When some think English classes, one might think of novels such as: To Kill a Mockingbird, The Great Gatsby, Of Mice and Men, Lord of the Flies, Hamlet, etc. What importance do novels like these hold in literature? Why might some be considered the building blocks of English? Analyze the importance of classic novels in English courses and why they are still relevant in today’s classes.
I think this is a very interesting question and engaging question. One topic of it would be work investigating is the idea of Canonicity. it is related to the different purposes of reading, why things are considered important or significant works, and why we teach certain things in classes. A big takeaway of Canonicity is that there isn't just one reason we read a group of works and there are different important works depending on who you ask this question and the reasons behind reading. This might be an area to explore related to the reading of classic novels in English class – SeanGadus6 years ago
Great topic, and truly relevant given today's educational system. I work at a large university and find that students are ill prepared in both writing and their backgrounds in literature. Pretty much all of the books you mentioned were things I read in high school. We talked about character development, plot lines, and other relevant themes within them. Nowadays, it seems as if most English classes are centered around blogging and social media and not the perpetuation of great literature. – NoDakJack6 years ago
In my English classes, we did read the classics; however, there was also a focus on reading material written by authors other than white men. Because of this, we supplemented the classics with more modern, yet still popular works, such as The Kite Runner. It would be interesting to show both the benefits and possible drawbacks of the classics, as there is a great benefit from reading material written by authors who are not white men. – rosacan6 years ago
Beautiful topic. I've been a bookworm practically since toddlerhood and declared my major in English as early as I could get away with, so I definitely think there are "building blocks" of English lit that students should read. They are still relevant, and they should be considered building blocks. My thought, however, is that the canon may be evolving. That is, I wonder if we're focusing on building blocks too much, or if some books have been read so often that students and teachers feel they are "done to death." I'd be interested in an author who looks at some of these classics and then tries to decide which ones the canon should "keep," and which might be traded in for more modern books in middle, high school, and college classes. For instance, should we give Hamlet a break and study a lesser-known play such as A Winter's Tale? Should we toss out Of Mice and Men in favor of a contemporary book with a contemporary understanding of cognitive disabilities? The list goes on... – Stephanie M.6 years ago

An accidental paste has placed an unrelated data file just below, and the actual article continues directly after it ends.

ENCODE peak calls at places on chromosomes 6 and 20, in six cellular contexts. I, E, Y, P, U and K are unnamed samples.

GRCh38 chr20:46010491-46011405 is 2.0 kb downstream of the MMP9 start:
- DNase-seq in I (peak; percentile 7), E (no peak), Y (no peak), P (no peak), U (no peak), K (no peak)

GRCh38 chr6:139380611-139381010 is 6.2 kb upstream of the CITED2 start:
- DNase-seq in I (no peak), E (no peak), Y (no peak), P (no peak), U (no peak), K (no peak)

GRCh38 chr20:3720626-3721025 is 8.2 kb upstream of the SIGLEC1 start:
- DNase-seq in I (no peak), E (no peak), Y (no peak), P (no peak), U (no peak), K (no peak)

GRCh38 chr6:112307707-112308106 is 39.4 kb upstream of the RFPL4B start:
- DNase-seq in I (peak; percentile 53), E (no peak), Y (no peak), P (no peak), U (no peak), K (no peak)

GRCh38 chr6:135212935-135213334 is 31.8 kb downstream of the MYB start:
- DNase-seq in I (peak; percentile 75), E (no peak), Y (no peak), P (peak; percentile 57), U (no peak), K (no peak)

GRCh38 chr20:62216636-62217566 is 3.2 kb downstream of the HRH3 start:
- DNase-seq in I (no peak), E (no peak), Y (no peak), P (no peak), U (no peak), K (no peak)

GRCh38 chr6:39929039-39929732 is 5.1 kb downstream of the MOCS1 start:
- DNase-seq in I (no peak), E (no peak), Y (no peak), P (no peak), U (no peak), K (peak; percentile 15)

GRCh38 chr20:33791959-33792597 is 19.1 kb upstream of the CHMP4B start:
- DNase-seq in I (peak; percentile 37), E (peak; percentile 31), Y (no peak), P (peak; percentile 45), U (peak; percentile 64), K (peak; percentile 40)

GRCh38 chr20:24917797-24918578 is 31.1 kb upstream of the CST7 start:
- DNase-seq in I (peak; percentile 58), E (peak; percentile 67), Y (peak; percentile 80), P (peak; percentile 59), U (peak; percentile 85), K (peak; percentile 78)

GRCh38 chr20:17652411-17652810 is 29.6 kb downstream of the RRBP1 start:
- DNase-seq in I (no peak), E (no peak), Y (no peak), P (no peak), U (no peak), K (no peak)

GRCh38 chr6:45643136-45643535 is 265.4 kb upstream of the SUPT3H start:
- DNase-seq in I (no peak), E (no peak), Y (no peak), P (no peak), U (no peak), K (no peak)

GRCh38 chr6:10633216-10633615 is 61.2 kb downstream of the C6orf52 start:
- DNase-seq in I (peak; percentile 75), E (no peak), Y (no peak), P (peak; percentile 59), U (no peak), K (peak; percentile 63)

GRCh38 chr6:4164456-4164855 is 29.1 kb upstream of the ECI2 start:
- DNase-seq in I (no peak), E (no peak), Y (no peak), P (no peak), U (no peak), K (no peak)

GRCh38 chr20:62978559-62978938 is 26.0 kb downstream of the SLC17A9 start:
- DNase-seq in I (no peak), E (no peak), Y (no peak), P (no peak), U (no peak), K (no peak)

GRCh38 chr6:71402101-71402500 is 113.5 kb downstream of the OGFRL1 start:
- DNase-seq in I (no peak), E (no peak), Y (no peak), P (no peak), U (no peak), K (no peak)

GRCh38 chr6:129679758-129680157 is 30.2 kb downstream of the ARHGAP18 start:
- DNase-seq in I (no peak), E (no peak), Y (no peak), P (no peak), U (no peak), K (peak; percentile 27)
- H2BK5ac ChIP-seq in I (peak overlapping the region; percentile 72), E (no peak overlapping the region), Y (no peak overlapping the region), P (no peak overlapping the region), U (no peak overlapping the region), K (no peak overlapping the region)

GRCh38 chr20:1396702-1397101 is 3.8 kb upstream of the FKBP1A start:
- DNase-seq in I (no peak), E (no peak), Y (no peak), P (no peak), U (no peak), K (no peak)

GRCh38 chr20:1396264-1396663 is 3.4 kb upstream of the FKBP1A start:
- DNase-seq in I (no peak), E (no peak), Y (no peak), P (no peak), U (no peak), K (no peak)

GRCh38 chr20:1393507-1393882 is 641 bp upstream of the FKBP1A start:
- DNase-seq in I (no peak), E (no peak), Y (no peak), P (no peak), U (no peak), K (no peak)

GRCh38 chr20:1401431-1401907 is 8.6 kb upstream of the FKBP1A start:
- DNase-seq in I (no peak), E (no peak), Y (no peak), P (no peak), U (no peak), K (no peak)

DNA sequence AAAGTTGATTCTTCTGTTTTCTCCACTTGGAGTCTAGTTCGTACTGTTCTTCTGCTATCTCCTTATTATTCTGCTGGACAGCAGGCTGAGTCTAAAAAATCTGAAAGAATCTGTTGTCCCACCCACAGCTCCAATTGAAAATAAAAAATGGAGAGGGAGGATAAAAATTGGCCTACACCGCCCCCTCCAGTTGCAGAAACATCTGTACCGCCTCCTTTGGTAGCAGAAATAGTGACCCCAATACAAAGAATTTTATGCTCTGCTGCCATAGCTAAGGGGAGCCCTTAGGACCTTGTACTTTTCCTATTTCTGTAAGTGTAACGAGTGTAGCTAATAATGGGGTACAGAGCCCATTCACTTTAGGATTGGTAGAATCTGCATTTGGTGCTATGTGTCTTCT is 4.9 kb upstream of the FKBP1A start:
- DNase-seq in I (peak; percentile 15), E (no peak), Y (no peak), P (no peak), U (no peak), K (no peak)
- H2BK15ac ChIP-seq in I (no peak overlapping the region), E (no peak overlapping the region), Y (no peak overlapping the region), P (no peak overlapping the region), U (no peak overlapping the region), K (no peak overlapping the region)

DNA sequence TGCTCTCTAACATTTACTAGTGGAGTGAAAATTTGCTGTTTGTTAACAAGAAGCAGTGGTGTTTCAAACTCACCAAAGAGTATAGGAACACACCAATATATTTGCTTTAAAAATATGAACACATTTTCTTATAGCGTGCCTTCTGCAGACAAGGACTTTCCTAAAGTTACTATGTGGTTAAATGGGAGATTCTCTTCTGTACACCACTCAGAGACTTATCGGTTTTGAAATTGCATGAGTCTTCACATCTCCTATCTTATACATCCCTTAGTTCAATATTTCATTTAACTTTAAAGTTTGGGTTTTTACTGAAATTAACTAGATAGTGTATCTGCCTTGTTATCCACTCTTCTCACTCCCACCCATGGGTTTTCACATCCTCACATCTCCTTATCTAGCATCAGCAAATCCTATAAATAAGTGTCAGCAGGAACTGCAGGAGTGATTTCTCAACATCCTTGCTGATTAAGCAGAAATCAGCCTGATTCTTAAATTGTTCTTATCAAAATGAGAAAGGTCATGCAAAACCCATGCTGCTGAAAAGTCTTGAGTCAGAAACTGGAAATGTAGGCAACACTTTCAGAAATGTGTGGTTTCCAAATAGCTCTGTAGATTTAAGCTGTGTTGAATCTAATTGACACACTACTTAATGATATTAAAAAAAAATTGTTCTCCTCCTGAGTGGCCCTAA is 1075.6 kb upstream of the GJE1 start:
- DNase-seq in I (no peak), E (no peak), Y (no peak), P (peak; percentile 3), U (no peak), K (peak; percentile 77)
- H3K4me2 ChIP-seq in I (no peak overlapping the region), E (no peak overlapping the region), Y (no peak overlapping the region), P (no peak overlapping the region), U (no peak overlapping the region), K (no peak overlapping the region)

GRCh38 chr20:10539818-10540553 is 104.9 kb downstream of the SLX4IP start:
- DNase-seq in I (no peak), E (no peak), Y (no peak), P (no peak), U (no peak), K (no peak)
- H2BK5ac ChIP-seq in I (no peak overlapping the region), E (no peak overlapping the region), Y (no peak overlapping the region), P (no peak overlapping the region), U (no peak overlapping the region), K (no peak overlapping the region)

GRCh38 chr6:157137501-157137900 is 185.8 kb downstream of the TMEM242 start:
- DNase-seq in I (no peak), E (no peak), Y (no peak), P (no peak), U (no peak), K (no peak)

This would be a great read, and if I could suggest another avenue, look into The Decline of the English Dept. by William Chase. Really delves deep into the humanities and how English is the basis of most avenues of learning – sophiebernard3 years ago
In my experience, classic novels are usually really easy to analyse. They’re usually filled with techniques, symbols, motifs, allegory, the themes are usually obvious. While the content may be problematic, they’re often useful for teaching students how to approach texts because they’re so accessible in that way. – Samantha Leersen2 years ago
I think this article would make for a swell addition to the website, especially if it tackles the Western canon and the parallels of those works included under the high art umbrella. Generally speaking, classic English-language novels such as Dubliners, Blood Meridian, Moby-Dick, and Heart of Darkness tend to delve into and expose the human condition via plot, setting, and character. All of these combine to craft a thematic arc and consensus that conveys the work's tone and atmosphere. – Michel Sabbagh2 years ago
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